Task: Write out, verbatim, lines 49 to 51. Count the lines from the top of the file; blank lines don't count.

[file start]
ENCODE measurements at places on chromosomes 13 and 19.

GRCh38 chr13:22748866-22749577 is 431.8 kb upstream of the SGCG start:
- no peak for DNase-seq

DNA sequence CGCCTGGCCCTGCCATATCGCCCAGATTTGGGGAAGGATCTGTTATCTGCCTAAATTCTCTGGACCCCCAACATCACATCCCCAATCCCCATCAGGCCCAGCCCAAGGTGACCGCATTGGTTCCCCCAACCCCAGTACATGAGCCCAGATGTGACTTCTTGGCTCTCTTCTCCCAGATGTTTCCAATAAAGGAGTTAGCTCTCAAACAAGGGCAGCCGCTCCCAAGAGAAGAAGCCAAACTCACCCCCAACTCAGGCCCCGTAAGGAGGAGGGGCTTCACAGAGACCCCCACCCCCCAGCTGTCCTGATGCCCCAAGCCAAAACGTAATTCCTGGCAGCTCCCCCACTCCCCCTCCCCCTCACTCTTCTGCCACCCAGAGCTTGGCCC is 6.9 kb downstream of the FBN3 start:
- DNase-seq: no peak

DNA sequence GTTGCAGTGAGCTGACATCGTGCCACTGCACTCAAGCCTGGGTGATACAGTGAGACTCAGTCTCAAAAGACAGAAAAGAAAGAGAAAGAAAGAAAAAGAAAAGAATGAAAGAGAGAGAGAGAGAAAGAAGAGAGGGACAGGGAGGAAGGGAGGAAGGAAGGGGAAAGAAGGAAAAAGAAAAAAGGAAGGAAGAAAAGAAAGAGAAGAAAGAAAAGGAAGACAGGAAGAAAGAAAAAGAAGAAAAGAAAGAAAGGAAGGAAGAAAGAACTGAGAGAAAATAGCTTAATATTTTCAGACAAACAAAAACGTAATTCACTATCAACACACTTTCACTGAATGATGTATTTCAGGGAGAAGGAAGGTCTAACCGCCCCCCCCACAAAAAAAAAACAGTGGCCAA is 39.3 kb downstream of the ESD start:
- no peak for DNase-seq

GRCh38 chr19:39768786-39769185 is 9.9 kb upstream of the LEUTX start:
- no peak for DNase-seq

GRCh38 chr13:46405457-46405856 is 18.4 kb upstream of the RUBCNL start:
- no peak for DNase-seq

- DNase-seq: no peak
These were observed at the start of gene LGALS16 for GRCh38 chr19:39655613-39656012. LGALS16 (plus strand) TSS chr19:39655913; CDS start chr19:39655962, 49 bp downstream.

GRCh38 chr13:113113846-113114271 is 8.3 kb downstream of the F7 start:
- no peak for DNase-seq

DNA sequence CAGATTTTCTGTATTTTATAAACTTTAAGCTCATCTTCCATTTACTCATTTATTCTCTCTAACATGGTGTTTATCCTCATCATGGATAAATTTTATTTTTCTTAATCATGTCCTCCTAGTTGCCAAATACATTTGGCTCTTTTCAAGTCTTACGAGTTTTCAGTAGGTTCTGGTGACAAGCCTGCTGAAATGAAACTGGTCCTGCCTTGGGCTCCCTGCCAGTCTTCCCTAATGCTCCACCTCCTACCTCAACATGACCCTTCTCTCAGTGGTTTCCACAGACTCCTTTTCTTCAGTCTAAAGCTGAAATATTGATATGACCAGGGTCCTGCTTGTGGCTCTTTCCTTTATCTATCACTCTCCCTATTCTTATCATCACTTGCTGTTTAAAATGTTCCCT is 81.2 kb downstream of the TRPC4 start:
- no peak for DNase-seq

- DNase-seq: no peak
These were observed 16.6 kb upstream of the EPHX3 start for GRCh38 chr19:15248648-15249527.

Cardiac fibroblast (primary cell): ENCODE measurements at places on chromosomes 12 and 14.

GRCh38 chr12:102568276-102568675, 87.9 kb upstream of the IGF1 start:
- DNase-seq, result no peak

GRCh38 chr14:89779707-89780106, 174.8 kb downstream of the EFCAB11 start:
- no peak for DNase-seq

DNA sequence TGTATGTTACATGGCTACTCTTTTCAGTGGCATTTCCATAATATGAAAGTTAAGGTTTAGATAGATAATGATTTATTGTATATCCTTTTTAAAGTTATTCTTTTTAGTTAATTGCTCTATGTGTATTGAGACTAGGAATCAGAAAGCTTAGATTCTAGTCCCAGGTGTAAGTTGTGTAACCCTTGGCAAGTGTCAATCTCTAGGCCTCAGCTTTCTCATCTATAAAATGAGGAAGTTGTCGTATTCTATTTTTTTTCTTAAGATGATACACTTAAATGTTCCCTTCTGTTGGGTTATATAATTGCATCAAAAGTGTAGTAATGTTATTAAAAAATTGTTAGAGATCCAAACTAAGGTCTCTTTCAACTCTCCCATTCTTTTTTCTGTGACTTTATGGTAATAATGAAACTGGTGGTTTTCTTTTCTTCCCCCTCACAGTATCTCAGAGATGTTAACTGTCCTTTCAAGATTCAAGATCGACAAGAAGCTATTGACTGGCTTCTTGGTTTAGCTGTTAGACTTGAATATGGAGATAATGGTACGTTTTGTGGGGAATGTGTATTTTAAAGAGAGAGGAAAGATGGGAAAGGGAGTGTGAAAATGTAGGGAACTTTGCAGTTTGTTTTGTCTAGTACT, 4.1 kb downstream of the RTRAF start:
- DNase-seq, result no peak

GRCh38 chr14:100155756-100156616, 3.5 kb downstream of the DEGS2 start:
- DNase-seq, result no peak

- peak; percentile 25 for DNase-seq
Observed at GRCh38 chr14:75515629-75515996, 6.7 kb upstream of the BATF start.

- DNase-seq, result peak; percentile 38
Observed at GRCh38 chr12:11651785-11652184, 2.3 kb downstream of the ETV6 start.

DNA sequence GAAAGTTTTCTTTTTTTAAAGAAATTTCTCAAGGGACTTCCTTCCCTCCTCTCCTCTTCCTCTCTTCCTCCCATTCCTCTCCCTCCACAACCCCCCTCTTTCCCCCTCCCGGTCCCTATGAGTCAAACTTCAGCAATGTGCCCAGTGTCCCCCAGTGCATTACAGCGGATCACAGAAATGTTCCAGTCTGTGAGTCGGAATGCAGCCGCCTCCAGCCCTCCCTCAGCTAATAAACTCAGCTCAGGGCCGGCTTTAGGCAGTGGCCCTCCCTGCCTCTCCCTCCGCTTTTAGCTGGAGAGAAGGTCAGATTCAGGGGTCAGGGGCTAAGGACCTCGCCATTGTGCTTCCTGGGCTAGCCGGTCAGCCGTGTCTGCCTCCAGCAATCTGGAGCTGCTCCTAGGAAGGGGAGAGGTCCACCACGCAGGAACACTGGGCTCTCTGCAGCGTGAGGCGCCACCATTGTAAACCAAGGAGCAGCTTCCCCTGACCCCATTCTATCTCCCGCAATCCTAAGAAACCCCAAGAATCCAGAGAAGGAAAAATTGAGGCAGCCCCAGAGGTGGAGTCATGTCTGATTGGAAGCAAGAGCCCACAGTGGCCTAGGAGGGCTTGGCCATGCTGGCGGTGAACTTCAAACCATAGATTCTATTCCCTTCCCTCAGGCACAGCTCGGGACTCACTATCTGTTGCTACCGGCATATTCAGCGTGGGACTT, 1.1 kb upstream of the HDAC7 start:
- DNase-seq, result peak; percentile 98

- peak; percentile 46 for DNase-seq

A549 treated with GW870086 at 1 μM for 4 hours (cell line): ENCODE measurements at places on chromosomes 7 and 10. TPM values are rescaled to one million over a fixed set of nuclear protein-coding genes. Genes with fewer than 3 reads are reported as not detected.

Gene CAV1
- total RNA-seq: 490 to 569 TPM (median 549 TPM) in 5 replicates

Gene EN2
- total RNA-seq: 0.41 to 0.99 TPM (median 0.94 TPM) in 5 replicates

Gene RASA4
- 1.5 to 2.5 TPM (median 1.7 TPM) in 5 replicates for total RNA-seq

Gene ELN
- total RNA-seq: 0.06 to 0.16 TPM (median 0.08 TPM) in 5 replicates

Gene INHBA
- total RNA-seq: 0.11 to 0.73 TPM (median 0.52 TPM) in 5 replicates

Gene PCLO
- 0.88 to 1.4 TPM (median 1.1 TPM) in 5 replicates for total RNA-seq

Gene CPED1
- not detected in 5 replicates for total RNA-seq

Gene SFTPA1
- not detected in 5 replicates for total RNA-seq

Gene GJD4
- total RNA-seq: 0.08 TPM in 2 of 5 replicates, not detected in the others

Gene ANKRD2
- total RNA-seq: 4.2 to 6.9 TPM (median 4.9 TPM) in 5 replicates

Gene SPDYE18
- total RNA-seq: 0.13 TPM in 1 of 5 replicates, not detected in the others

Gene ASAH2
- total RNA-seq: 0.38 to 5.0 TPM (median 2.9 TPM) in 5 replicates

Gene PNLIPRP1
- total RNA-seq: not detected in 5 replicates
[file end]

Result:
Gene CPED1
- not detected in 5 replicates for total RNA-seq

Gene SFTPA1